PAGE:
Rama praises Sunak for shunning ‘crazy’ migration policies

6 Qershor 2023, 16:16Politics TEMA

Albania’s leader has praised UK Prime Minister Rishi Sunak for tackling cross-Channel migration with practical co-operation rather than spending money on “crazy things that never work” like his predecessors.

Edi Rama told the Financial Times that the recent drop in Albanian migrants using boats to enter the UK was directly linked to a joint policing task force, which he unsuccessfully asked three previous British prime ministers to set up. Under the arrangements, UK law enforcement officials were sent to work in Tirana, while Albanian officers interviewed migrants in Dover, returning those who had no legitimate asylum claim. The co-operation also included undercover agents on both sides.

Rama said that the shift in British policy came after he visited London and met Sunak in March. “Sunak did it. Did it in a couple of weeks,” Rama said in an interview last month. The UK prime minister on Monday visited Dover to highlight the joint task force, which had helped bring Albanian immigration down about 90 per cent in the first quarter of 2023.

The drop comes after an immigration spike last year that caused diplomatic strife between London and Tirana as thousands of Albanians attempted to cross in rubber boats. The Albanian leader, in office for a decade, spoke of his frustration with previous British leaders and ministers, who were spending money on “crazy things that never work” instead of setting up the joint task force. He said he told Boris Johnson when he was foreign secretary to send a handful of “top-notch guys” from British law enforcement who would be granted full access to real-time data and to allow Albanian officers to operate in the UK.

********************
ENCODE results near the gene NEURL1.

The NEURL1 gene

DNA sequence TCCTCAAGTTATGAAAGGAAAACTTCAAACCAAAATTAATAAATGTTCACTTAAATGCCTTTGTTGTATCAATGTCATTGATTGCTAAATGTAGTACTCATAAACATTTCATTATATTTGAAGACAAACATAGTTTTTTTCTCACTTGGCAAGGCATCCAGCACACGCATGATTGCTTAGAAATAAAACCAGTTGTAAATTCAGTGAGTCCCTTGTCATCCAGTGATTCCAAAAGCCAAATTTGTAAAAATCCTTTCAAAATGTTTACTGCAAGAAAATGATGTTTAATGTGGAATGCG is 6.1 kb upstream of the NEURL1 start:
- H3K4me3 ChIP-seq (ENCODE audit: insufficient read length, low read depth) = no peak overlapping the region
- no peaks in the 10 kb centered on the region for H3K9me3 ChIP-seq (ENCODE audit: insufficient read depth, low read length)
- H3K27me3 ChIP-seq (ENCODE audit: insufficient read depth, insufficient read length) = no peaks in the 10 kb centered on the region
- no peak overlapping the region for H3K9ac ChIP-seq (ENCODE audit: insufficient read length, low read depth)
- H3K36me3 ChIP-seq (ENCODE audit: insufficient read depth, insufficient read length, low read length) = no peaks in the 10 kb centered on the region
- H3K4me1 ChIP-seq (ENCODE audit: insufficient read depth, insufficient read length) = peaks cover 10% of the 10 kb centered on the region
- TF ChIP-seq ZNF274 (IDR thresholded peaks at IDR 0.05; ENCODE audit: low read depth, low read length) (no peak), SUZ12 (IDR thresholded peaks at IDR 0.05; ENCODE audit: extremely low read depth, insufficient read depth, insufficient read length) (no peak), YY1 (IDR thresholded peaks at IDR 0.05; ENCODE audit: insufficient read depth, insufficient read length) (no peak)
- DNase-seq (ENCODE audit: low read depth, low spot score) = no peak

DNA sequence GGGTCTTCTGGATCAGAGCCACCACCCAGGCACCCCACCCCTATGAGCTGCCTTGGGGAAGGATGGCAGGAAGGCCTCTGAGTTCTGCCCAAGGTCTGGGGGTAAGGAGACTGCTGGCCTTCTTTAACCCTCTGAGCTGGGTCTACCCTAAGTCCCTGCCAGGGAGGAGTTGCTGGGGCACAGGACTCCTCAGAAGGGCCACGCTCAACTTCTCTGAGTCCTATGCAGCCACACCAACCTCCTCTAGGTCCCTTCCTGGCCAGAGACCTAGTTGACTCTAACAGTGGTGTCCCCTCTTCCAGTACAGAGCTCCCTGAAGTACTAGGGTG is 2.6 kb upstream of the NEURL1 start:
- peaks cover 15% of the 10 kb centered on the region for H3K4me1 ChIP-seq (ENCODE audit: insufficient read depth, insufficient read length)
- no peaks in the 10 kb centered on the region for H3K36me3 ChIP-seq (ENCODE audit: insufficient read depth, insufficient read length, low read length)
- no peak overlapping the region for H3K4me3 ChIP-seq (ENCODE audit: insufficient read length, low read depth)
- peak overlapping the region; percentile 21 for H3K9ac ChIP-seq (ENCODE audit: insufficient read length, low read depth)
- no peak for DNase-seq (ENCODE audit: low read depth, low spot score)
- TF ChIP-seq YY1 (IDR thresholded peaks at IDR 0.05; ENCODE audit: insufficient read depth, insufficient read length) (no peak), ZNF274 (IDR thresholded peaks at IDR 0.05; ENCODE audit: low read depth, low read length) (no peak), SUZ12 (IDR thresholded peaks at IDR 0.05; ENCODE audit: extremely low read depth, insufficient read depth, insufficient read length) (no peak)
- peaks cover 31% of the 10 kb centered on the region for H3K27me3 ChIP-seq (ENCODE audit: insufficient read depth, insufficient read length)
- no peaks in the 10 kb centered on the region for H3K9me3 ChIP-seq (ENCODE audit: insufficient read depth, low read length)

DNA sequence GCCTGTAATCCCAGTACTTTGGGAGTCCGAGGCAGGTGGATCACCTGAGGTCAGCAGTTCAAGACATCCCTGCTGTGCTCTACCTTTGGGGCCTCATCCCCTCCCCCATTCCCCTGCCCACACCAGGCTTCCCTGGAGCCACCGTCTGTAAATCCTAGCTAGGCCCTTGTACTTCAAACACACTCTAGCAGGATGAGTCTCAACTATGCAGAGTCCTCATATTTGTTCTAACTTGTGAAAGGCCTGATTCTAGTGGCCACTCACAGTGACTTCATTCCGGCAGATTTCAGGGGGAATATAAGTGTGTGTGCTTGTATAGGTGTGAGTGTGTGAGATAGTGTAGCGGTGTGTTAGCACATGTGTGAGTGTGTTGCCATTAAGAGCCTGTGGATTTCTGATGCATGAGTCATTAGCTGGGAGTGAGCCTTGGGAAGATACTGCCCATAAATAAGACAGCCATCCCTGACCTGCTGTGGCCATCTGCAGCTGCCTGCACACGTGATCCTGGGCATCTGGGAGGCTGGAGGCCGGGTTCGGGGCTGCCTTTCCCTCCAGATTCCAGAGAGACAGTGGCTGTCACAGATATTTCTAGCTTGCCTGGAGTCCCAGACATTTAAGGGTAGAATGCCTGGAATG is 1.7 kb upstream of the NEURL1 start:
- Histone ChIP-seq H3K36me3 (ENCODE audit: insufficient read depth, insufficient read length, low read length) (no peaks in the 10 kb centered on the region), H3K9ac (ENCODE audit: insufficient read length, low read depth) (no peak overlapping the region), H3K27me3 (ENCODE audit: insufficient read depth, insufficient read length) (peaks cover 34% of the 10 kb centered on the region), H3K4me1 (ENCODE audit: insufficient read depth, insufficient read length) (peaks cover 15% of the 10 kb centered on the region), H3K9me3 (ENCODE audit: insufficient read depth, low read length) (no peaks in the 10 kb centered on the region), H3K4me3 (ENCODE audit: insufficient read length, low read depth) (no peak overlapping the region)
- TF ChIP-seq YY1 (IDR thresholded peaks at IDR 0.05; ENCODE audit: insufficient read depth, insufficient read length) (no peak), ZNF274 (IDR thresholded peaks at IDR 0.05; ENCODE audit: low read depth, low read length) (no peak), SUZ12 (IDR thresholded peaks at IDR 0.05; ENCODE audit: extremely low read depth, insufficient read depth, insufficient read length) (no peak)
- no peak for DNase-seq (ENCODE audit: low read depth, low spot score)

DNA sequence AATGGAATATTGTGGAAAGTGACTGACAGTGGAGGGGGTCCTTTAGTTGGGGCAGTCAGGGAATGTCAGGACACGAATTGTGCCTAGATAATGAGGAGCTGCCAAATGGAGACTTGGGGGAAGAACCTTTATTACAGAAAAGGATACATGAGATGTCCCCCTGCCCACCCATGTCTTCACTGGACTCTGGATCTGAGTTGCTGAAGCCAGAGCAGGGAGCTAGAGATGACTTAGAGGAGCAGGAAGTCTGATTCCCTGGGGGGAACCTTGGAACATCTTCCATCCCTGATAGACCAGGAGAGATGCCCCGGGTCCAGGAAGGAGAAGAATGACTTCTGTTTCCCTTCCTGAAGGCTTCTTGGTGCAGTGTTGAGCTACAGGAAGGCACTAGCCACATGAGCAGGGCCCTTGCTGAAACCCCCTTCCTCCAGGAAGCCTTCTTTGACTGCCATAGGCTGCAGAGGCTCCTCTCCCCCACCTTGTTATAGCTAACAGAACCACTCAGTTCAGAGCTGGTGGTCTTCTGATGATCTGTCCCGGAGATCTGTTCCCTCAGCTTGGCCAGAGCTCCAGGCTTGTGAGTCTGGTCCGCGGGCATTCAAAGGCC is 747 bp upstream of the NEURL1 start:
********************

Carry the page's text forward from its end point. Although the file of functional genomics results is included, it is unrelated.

“Great idea, he said, let’s do it. Nothing. I told the same to Theresa May, to Priti Patel, to Liz Truss, everyone: what are you doing? Bring these people — otherwise you’re fighting there, and we stay here, and it will never work.” The UK launched programs to help young Albanians find meaningful work at home and worked in other ways to stem the flow. But the two countries’ police forces only co-operated in a limited way, and even got into a diplomatic fight after home secretary Suella Braverman called the wave of Albanian immigrants an “invasion” of “criminals”. Rama retorted that targeting Albanians “makes for easy rhetoric but ignores [a] hard fact. Repeating the same things and expecting different results is insane.”

Fleeing a general sense of poverty and crime, especially in the poorest mountainous north-east corner of the country, young Albanians were lured by a growing flood of traffickers to cross to the UK for a fee of several thousand euros each. “I am confident that in the summer . . . maybe the numbers will go up but they will not pick up the way they did before,” Rama said. “Now the Albanian-side traffickers, they are afraid. They are afraid to be caught.” (FT)

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